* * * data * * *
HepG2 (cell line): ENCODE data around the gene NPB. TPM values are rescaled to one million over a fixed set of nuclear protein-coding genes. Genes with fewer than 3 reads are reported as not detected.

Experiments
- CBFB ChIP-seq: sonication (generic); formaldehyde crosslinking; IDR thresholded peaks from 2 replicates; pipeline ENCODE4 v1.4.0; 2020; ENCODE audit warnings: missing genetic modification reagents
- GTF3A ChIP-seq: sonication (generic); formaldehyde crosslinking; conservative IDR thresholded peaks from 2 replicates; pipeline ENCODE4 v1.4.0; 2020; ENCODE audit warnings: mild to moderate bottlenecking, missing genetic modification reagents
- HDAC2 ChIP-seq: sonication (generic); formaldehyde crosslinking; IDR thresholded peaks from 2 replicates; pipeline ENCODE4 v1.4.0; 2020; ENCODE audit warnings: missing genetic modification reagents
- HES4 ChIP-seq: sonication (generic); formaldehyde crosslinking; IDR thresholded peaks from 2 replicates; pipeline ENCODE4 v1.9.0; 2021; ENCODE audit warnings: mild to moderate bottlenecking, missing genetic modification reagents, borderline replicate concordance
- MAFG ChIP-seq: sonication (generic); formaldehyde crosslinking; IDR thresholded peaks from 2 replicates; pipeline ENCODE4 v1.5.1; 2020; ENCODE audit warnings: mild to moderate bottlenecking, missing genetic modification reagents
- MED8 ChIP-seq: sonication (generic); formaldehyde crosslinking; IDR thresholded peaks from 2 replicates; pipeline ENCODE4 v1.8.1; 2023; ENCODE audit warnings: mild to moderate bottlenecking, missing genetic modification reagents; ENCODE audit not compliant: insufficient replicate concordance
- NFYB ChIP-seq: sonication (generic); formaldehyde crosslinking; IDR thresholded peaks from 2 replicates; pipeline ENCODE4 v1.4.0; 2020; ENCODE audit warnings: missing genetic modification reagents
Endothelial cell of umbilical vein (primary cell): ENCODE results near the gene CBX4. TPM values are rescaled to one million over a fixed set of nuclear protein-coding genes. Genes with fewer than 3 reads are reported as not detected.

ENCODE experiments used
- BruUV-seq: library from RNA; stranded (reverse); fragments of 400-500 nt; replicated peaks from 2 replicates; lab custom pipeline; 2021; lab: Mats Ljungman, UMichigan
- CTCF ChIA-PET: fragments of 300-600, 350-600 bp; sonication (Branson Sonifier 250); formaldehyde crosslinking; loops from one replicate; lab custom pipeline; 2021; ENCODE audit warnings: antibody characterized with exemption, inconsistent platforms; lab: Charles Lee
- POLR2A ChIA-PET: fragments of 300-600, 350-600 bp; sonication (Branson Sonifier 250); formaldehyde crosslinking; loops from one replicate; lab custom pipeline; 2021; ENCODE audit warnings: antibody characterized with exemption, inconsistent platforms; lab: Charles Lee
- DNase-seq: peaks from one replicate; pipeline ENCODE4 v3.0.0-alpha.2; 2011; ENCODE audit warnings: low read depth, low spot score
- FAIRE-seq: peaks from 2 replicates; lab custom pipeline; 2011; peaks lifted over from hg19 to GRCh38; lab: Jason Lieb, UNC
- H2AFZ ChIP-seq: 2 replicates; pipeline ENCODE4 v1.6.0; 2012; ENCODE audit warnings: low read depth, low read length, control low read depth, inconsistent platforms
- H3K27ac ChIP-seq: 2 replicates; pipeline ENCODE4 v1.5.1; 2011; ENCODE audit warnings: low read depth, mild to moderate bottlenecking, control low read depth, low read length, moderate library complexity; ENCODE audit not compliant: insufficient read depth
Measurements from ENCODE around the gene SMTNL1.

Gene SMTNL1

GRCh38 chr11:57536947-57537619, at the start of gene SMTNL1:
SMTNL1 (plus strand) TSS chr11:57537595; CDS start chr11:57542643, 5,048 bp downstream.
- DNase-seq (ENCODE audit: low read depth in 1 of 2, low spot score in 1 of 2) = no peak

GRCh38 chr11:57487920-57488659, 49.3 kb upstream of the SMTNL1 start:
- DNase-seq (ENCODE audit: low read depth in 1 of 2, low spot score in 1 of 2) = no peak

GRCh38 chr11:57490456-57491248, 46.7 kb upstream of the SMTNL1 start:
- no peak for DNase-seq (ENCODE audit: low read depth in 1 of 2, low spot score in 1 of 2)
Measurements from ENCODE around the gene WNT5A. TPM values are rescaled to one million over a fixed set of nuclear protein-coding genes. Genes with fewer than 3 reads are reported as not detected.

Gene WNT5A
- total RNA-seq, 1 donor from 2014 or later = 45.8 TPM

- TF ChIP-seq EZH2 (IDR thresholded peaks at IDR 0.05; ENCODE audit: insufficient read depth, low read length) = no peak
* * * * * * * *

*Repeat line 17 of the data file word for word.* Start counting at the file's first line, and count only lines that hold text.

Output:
- H2AFZ ChIP-seq: 2 replicates; pipeline ENCODE4 v1.6.0; 2012; ENCODE audit warnings: low read depth, low read length, control low read depth, inconsistent platforms